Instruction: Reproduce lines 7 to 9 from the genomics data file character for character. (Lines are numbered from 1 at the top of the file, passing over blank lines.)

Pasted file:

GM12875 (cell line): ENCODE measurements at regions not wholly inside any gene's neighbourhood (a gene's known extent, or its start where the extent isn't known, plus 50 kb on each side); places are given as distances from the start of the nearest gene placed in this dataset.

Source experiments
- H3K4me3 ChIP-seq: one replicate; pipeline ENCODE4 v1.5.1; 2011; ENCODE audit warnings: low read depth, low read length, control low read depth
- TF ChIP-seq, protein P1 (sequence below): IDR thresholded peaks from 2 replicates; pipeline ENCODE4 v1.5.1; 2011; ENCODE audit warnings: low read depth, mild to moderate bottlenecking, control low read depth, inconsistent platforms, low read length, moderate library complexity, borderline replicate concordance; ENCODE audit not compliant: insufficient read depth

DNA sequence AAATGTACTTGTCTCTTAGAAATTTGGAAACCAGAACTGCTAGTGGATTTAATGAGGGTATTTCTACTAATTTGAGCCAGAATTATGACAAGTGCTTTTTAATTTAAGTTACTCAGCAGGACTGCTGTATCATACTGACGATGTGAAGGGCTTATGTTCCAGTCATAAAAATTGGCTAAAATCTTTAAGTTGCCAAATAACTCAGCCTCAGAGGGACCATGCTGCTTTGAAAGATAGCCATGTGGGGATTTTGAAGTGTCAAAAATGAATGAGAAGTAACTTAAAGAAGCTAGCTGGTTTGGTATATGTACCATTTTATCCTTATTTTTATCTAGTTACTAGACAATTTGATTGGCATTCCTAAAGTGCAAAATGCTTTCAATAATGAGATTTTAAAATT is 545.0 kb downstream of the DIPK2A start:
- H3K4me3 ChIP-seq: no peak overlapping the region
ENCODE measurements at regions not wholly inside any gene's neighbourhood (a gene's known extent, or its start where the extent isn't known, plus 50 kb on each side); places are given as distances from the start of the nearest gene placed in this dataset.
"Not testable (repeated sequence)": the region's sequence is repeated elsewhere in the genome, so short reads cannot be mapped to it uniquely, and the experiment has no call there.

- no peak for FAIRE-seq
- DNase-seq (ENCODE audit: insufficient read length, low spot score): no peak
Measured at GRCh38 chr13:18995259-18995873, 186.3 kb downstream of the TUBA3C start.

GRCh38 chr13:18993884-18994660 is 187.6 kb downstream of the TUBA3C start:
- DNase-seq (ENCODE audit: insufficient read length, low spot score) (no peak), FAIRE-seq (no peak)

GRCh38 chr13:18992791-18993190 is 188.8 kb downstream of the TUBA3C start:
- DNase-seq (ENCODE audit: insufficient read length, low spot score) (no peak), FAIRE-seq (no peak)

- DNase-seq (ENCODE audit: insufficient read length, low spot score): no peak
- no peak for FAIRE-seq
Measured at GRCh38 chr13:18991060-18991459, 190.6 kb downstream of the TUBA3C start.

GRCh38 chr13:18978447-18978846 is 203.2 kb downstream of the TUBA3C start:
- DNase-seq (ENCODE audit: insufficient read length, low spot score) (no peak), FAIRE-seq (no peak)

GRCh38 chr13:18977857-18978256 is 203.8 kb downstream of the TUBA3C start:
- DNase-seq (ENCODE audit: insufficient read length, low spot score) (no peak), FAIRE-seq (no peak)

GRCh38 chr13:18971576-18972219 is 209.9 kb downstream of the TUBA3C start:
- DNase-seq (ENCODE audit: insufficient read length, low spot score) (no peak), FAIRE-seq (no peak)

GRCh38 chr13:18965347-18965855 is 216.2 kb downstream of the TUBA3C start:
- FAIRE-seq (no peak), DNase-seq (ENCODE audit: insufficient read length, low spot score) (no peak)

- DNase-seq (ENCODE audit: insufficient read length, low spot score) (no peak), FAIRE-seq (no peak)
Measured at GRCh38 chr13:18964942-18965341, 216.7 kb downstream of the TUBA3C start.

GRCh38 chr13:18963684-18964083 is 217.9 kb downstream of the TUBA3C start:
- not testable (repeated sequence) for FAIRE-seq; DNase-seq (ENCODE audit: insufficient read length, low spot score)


ENCODE measurements at regions not wholly inside any gene's neighbourhood (a gene's known extent, or its start where the extent isn't known, plus 50 kb on each side); places are given as distances from the start of the nearest gene placed in this dataset.
"Not testable (repeated sequence)": the region's sequence is repeated elsewhere in the genome, so short reads cannot be mapped to it uniquely, and the experiment has no call there.

- no peak for FAIRE-seq